Yes, I’m going to finish "Build Your Own CAB" (sorta)

Over the past couple years I’ve received quite a bit of positive feedback on my “Build Your Own CAB” series on design patterns for building desktop applications. Unfortunately, a lot of the feedback is “it’d be really nice if you’d get around to finishing the series.”  After all, I didn’t really publish anything that actually related to building composite applications.  I am wrapping up this series plus quite a bit more (+ incorporating the work that Martin Fowler already did on these topics but didn’t publish), but as part of a book for Addison Wesley tentatively entitled “Presentation Patterns.”  I’ll try to blog a lot more about the book next month as I shift to working on it a lot more.  I’m strictly focusing on design patterns rather than any particular technology.  At a guess, I’d say that half of the samples will be C#/WPF and the rest will be Java, WinForms, and even a couple JavaScript samples.

Here’s the rough outline at the moment.  If there’s something you’d particularly like to see more or less of, feel free to comment on this (please).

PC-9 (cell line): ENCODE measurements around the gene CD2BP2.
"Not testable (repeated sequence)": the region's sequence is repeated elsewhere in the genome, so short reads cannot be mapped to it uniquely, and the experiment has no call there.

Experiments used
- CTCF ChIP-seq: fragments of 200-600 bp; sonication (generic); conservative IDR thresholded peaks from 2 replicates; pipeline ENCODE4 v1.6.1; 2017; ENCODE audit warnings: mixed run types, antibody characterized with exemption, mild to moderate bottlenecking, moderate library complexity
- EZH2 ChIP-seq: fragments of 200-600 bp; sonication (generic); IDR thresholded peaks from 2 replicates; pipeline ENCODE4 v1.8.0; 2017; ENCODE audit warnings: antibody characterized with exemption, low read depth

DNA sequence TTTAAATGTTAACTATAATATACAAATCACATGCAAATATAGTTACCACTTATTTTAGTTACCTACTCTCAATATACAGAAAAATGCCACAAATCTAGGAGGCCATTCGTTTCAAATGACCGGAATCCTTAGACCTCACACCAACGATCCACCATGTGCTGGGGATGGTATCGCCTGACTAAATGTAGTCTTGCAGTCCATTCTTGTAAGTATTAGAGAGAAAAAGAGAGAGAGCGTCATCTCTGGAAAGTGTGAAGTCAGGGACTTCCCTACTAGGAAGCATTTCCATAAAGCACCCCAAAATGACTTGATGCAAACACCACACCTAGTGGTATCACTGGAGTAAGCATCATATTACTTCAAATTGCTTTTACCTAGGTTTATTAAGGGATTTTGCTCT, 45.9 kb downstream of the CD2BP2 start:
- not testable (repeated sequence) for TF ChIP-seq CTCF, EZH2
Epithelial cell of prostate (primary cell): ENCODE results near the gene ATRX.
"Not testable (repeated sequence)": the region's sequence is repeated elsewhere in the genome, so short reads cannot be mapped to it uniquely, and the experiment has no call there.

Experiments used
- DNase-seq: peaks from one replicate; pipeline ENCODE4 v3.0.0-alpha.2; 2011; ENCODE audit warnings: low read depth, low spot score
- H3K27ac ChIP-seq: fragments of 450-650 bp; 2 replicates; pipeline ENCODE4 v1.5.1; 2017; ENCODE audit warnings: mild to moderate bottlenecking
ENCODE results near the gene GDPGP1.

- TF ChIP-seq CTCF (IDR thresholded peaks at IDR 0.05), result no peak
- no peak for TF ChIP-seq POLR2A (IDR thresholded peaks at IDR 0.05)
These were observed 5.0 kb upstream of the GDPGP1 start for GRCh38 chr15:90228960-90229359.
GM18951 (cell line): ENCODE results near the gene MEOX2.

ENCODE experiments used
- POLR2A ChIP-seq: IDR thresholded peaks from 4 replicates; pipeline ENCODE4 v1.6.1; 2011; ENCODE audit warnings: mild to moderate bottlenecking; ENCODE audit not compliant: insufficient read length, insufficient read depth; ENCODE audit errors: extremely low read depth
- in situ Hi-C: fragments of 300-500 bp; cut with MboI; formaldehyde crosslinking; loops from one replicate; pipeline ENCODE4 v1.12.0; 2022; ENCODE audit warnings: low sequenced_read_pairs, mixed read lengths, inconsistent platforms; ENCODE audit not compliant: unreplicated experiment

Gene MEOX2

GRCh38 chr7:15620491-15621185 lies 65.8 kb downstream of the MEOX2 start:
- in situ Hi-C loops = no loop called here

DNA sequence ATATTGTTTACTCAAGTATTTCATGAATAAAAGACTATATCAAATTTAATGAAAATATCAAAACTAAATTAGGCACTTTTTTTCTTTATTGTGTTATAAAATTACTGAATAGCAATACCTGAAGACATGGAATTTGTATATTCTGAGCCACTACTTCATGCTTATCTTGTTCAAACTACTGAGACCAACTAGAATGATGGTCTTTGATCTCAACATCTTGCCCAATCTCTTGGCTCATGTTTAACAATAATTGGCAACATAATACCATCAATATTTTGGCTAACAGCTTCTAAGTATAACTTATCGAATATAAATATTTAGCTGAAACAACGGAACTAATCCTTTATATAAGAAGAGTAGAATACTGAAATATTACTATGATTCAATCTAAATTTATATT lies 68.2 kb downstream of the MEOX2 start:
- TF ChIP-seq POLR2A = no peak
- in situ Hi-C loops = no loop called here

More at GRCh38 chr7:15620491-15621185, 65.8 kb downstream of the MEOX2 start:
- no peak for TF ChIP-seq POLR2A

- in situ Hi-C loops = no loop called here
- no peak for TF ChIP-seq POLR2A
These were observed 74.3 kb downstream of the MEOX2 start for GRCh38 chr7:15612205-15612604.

1. What’s so hard about
    building a User Interface?
    1. Look at everything
      that’s going on here
    2. How do I test this?
    3. How do I connect
      all this together?
  2. Separated
    Presentation
    1. The travails of
      using Active View
    2. The Humble Dialog
      Box
      (narrative)
    3. Separated
      Presentation (narrative)
    4. GUI Architectures
      (pattern)
    5. Passive View  (pattern)
    6. Supervising
      Controller (pattern)
    7. Presentation Model
      (Model-View-ViewModel) (pattern)
    8. Communication
      between the View and Presenter (narrative)

                                                   
i.    
By events

                                                  
ii.    
Direct communication

  1.  
    1. What’s the Model?
      (long narrative)
    2. Model Based
      Validation with the Notification Pattern
  2. The Mechanics of the
    View